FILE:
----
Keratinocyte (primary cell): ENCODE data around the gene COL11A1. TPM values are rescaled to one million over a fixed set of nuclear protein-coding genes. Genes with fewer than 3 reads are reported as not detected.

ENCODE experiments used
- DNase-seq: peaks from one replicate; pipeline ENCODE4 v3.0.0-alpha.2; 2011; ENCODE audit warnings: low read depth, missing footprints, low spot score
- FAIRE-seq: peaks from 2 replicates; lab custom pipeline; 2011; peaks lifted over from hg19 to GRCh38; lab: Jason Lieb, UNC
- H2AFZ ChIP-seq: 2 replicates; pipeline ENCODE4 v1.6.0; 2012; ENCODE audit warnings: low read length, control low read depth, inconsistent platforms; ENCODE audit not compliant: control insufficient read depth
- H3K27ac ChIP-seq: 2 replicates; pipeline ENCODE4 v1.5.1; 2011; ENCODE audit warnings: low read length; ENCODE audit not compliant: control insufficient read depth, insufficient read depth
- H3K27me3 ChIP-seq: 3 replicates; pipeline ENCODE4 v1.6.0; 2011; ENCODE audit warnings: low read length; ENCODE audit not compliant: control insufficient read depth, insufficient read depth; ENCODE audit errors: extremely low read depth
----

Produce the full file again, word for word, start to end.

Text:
Keratinocyte (primary cell): ENCODE data around the gene COL11A1. TPM values are rescaled to one million over a fixed set of nuclear protein-coding genes. Genes with fewer than 3 reads are reported as not detected.

ENCODE experiments used
- DNase-seq: peaks from one replicate; pipeline ENCODE4 v3.0.0-alpha.2; 2011; ENCODE audit warnings: low read depth, missing footprints, low spot score
- FAIRE-seq: peaks from 2 replicates; lab custom pipeline; 2011; peaks lifted over from hg19 to GRCh38; lab: Jason Lieb, UNC
- H2AFZ ChIP-seq: 2 replicates; pipeline ENCODE4 v1.6.0; 2012; ENCODE audit warnings: low read length, control low read depth, inconsistent platforms; ENCODE audit not compliant: control insufficient read depth
- H3K27ac ChIP-seq: 2 replicates; pipeline ENCODE4 v1.5.1; 2011; ENCODE audit warnings: low read length; ENCODE audit not compliant: control insufficient read depth, insufficient read depth
- H3K27me3 ChIP-seq: 3 replicates; pipeline ENCODE4 v1.6.0; 2011; ENCODE audit warnings: low read length; ENCODE audit not compliant: control insufficient read depth, insufficient read depth; ENCODE audit errors: extremely low read depth